Do you think that gay people will settle for some form of middle ground and leave it there? 


So where does that leave us?  Full marriage equality.  Gays and lesbians fully accepted as complete strong members of society.  Just think it through logically.  Peel away your bias and ask what will happen. You may be afraid of the answer, but it is the same answer anyway.

Sunday, April 01, 2012

Published Letter

So earlier this week I wrote a letter to the editor of the Salt Lake Tribune.  They published it!

Sex-Ed Ignorance

Sex-ed Ignorance
I agree with legislators that abstinence, contraception, sexuality and other life choices should be taught in the home.
However, how will parents teach these topics if they themselves weren't taught?
This is why comprehensive sex education is crucial.

Saturday, January 07, 2012

Future Note

This post is more for me than anyone else.  I know that my blog is a sort of journal and I'll read this post in the future and remember.  Scott, when you write your book, "The Four Sins of Gaydom", remember "Oh the Places You'll Go," when it comes to writing about stagnation.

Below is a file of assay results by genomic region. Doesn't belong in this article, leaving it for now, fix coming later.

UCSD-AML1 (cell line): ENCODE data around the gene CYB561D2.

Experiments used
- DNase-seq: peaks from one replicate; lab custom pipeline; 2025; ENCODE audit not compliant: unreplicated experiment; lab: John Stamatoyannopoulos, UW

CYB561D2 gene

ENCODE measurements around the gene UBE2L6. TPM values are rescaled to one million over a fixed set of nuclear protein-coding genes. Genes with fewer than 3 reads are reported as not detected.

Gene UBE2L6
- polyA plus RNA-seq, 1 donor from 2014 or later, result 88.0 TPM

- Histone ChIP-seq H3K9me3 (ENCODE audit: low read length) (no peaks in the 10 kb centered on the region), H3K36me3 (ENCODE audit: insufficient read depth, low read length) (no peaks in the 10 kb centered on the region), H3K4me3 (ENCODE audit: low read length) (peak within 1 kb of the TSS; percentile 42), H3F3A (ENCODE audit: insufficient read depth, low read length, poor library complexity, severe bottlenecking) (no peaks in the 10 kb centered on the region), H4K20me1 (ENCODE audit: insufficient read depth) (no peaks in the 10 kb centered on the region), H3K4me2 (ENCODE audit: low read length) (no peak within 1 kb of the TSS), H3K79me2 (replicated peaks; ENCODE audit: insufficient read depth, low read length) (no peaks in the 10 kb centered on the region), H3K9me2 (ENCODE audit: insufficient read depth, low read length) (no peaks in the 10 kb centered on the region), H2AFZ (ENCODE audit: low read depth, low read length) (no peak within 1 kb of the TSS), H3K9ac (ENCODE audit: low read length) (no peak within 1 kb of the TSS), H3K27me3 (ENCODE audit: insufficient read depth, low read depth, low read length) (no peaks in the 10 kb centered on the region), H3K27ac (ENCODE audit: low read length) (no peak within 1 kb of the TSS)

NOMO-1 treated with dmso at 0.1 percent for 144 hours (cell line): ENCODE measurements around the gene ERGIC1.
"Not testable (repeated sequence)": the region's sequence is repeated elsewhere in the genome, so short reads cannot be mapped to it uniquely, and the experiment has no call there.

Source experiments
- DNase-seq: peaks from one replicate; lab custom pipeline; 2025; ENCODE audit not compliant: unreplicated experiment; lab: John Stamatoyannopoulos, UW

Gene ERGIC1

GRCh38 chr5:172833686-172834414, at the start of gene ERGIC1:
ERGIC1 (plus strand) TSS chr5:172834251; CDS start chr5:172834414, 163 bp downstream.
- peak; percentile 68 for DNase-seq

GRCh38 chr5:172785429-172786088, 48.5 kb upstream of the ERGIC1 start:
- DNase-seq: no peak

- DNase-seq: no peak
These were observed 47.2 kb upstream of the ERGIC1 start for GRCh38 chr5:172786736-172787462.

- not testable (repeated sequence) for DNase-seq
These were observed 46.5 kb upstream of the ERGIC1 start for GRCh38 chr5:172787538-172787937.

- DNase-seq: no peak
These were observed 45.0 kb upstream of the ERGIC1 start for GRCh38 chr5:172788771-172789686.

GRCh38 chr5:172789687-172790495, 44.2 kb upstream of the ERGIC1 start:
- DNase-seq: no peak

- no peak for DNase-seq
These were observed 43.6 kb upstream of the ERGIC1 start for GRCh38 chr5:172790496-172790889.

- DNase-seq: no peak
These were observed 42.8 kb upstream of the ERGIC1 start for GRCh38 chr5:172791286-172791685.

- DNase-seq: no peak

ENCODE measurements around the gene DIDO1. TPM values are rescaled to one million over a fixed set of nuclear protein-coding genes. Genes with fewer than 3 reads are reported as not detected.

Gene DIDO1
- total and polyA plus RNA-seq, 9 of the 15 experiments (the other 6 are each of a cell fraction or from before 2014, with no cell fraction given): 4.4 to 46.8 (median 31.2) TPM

That is all.

Friday, January 06, 2012

Another Step Forward

One more step down today.  I met with a general counselor to help plan my classes.  I learned a lot too.  But I am such a procrastinator.  After all, classes start on the 9th.  But that step is done.

I have to say, I am nervous.  Not per se for the classes, or for college itself, but balancing school and a full-time job.  It has been my anger/disappointment/frustration with work that has spurred me to return to college to get my degree.  We have cashiers that have been there for over 15 years.  And no offense, but they're worn out husks of what they probably could have been.  I don't want to be that and I think I have so much untapped potential that retail will never touch.

The counselor recommended that I take two classes or about six credits.  That sounds good to me.  He said that English was a good choice.  Math, science and English were the only areas where "you won't just be unemployed after graduation."  He also talked about English teachers being able to teach other topics like drama, etc.  That sort of makes me cringe.  Not that those topics aren't very important to students, but that to have a career I'd have to generalize more.  Ugh.  But, I want a career, not just an empty degree.